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The University of Arizona - Arizona Cooperative Extention

Dealing with Freeze Damaged Landscape Plants
Rick Gibson, Jack Kelly and Glenn Wright
The University of Arizona, Cooperative Extension

Even though the low deserts of Arizona are known for warm winter temperatures, from time to time a harsh winter storm will blow through and lower temperatures to levels that are dangerous to sensitive landscape plants.  It is important to know how to deal with freeze damaged plants and to minimize the potential for damage during future weather events.

The Difference Between a Frost and a Freeze
It is important to remember that there is a difference between frosts and freezes.  Frost is the most common type of cold weather injury.  It occurs when low temperatures and humidity combine with calm and clear nights to cause surfaces such as leaves, soil and car windshields to cool faster than the surrounding air.  The moisture in the air condenses and freezes in place.  This condition is called a frost.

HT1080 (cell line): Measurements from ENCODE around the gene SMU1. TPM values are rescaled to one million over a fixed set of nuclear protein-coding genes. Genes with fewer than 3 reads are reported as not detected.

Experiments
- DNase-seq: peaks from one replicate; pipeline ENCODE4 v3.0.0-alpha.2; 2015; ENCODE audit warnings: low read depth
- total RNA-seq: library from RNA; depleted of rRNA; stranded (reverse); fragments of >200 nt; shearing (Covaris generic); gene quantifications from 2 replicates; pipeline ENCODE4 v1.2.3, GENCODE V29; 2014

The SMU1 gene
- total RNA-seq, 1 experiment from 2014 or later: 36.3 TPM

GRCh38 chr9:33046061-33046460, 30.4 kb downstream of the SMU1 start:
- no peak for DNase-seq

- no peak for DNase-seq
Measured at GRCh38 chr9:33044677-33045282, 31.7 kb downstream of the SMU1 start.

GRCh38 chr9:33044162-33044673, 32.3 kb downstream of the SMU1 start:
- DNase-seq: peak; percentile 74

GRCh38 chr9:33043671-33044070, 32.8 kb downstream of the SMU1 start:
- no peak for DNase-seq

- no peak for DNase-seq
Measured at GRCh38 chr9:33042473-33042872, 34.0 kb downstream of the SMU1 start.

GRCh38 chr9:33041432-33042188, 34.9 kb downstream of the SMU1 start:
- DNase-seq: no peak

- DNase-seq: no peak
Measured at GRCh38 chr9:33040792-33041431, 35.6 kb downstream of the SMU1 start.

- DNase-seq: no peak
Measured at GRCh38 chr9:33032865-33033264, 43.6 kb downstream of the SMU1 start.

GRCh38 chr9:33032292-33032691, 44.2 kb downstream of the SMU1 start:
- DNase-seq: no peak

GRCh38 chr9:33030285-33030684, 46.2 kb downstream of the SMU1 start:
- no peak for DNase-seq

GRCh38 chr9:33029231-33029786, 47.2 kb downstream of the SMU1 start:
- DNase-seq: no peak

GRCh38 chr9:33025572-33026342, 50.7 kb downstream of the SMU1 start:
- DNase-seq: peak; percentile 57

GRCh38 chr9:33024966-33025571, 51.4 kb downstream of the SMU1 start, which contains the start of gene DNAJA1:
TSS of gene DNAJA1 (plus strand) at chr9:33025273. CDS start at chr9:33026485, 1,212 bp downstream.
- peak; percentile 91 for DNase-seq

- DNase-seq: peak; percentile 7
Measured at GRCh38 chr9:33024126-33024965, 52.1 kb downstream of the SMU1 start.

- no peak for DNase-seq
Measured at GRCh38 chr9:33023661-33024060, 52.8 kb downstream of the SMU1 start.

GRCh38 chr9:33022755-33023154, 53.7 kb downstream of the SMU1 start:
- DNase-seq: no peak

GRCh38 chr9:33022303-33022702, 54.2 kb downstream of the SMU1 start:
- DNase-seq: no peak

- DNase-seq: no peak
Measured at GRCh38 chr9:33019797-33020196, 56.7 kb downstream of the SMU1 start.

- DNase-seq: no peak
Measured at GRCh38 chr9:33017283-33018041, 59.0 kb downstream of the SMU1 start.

Freezes occur when temperatures drop below 32° F.  All plants have a specific temperature at which they will begin to suffer damage.  Once that temperature is reached, damage begins.  Lemons will begin suffering damage right around 28° F. while oranges and grapefruit usually do not start showing freeze damage until 26° F. or below.  Both the duration and temperature of the freeze are important. Four hours or more at 28° F. or less will cause damage to citrus. Typically frosts cause less damage to sensitive plants than a freeze.

Cold Weather Damage
Damage to plant tissues from a frost or freeze occurs when temperatures fall below the point of a particular plant’s resistance.  Frost, the formation of ice crystals on the surface of a plant, or freezing, the actual solidification of liquids within the plant cell, both can create sharp edges and points that can puncture cell walls and cause the cell to dry.

Damaged plant tissue can display many symptoms, but most commonly the affected parts will first appear water- soaked, wilt and turn black, and turn brown or gray after they dry.  Leaves are normally the first tissues to be affected but heavily damaged plants may also have stem and trunk damage.  Management strategies depend upon the type of plant.